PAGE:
COVID-19 inspiring big increase in nursing, medical school applications

Updated: Dec. 24, 2020 at 1:20 PM CST
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LUBBOCK, Texas (KCBD) - COVID-19 has thrust healthcare workers into the spotlight, inspiring more students to pursue careers in the medical field.

“The pandemic has put physicians at the forefront,” Steven Berk, dean of the Texas Tech University Health Sciences Center School of Medicine, said. “In fact, the increase in students going into medicine, I saw it called the Fauci Effect.”

HSC’s School of Medicine has seen a 25% increase in applications. Nationally, that increase averages 17%, according to the Association of American Medical Schools.

They’re also seeing more application at HSC’s School of Nursing. Lauren Sullivan, the managing director for the nursing school’s Office of Admissions and Student Affairs, said.

“In 2019, we had a little over 400 applications for that program,” Sullivan said. “In 2020, we had over 900.”

The increase is mainly from people who want a nursing degree on top of an existing degree. Administrators believe this increase is a response to the increased focused on healthcare workers battling the COVID-19 pandemic.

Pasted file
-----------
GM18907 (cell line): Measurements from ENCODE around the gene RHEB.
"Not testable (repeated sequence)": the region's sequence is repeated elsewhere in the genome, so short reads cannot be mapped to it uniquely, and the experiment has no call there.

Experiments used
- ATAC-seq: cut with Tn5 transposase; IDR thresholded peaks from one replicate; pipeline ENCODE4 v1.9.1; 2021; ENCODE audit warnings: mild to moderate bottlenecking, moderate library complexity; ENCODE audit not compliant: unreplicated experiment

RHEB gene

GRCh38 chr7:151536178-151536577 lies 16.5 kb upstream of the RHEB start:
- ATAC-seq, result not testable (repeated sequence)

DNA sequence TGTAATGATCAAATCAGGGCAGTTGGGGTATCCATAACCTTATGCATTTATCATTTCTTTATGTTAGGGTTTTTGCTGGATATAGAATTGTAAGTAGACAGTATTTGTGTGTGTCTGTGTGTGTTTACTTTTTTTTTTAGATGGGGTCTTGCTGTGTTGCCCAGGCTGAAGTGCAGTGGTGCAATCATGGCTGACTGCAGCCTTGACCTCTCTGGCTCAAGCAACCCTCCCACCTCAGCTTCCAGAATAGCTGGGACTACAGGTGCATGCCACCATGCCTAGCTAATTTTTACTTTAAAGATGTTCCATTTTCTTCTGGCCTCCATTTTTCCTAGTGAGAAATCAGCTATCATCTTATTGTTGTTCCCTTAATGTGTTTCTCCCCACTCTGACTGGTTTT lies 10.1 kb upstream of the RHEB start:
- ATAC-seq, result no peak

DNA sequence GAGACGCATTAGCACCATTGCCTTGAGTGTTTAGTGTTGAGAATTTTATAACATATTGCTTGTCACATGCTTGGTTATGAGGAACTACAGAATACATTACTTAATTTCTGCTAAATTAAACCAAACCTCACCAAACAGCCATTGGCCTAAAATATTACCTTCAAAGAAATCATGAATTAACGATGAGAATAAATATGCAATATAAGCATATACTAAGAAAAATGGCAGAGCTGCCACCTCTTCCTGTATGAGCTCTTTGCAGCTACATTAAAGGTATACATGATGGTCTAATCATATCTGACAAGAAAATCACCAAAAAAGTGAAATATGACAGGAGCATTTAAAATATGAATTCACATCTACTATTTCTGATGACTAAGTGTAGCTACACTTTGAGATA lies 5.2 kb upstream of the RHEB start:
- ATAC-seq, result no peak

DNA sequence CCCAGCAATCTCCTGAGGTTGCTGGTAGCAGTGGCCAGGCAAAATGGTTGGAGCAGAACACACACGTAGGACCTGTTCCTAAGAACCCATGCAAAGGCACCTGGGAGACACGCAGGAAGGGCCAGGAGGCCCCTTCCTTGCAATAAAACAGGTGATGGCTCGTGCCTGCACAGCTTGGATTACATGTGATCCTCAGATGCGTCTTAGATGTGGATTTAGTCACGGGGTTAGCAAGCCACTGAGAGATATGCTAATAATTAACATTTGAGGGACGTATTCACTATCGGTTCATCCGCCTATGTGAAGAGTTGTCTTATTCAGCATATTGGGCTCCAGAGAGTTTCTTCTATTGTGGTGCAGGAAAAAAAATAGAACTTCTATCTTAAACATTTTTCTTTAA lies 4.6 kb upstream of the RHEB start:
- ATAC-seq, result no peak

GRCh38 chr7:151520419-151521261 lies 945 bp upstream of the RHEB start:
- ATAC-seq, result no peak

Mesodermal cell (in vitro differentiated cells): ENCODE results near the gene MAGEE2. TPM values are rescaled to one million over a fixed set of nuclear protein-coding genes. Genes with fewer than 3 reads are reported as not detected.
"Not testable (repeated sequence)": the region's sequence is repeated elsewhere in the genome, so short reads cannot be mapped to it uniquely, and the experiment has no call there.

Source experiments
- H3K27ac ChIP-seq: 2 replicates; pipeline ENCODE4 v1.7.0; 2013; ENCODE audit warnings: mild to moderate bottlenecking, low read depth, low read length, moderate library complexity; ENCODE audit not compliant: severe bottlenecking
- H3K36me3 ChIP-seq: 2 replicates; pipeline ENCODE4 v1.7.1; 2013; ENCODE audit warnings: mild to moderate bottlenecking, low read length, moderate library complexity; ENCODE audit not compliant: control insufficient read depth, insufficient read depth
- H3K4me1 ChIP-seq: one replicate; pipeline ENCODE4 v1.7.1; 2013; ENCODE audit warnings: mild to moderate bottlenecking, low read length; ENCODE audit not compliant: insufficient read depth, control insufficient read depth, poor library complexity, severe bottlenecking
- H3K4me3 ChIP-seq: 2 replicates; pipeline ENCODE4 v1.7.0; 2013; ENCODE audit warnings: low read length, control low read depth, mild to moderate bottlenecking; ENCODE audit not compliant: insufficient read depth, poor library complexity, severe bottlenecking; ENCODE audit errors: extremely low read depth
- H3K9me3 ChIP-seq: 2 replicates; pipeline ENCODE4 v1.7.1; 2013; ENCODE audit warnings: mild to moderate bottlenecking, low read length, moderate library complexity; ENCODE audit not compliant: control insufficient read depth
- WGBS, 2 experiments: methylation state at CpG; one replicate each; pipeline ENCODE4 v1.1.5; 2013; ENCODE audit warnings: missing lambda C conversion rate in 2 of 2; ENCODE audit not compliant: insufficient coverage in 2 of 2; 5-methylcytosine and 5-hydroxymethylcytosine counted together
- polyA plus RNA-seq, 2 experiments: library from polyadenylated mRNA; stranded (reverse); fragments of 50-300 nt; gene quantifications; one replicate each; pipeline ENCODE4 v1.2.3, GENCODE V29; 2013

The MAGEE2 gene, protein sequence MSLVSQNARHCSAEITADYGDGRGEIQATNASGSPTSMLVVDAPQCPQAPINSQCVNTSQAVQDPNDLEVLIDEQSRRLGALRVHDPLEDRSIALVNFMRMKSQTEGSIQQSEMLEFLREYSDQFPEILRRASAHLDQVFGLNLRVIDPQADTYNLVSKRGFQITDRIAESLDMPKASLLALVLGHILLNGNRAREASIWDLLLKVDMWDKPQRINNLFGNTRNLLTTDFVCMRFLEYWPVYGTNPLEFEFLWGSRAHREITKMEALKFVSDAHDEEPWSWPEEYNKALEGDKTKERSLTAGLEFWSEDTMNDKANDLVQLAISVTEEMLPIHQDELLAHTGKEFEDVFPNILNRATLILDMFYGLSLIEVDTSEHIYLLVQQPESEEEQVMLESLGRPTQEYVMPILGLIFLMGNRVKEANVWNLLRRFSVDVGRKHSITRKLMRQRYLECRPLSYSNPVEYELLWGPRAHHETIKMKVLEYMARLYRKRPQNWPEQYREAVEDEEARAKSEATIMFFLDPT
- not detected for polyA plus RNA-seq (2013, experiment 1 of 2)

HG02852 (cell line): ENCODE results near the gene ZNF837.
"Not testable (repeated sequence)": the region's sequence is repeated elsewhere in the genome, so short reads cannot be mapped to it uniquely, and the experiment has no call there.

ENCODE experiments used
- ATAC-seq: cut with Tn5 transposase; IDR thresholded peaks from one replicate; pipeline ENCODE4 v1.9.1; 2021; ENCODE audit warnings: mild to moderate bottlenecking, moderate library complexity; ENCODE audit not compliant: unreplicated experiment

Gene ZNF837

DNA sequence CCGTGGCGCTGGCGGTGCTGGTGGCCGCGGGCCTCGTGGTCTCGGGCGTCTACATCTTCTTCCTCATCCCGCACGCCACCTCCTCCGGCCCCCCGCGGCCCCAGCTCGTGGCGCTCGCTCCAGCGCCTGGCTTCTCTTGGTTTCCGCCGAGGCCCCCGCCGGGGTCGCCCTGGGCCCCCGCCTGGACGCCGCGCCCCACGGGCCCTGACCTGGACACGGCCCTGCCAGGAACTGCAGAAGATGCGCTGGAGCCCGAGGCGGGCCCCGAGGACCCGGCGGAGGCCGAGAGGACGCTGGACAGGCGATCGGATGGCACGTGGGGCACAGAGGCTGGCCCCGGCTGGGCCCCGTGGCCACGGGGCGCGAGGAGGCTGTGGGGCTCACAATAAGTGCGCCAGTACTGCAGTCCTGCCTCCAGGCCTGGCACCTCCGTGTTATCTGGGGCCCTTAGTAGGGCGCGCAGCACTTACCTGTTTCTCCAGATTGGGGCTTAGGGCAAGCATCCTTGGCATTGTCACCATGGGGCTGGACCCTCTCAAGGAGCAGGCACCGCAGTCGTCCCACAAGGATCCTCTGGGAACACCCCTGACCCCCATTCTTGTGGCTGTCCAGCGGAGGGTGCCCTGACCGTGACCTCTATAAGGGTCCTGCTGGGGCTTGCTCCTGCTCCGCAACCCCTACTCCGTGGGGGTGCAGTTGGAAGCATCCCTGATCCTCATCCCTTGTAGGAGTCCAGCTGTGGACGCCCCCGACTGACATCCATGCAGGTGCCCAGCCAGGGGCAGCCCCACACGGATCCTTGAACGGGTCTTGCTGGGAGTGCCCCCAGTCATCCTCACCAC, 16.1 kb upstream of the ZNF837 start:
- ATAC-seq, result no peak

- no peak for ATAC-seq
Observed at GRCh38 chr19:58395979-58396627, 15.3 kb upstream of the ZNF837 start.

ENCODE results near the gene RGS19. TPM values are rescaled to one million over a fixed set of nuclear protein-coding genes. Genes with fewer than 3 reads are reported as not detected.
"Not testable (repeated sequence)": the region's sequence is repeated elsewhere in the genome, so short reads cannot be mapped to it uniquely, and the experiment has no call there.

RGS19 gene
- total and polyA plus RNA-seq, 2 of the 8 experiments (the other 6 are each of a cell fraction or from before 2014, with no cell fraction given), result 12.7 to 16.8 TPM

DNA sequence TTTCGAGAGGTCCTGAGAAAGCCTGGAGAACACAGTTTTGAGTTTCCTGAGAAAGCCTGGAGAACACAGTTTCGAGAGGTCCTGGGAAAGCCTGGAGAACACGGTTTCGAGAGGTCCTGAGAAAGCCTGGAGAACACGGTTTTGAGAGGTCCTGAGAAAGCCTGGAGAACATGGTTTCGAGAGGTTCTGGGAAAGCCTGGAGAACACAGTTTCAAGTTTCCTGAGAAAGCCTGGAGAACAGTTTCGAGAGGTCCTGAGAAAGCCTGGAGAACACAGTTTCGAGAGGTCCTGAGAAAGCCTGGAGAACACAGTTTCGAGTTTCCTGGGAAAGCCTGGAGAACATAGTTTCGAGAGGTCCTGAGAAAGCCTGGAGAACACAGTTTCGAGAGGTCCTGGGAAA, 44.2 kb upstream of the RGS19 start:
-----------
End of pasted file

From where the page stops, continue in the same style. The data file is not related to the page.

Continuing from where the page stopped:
“We thought, this is the time where our numbers are either going to skyrocket because people are going to see the need for healthcare providers or they are going to be turned away,” Sullivan said.

For the nursing school, an increase in applicants may also mean an increase in open spots. The school can accept more students if it adds on more faculty, Sullivan said.

But for the medical school, it’s different. The number of people accepted into the program will not increase.

However, the nursing school has seen a decrease in its graduate program because of the number of working nurses.

“Simply because those are the nurses who are working right now during the pandemic,” Sullivan said.

The need for more healthcare workers will also last beyond the pandemic. There was already a shortage of nurses and physicians years before this.

“The medical field will always, always desperately need doctors, nurses and other health professionals,” Berk said.

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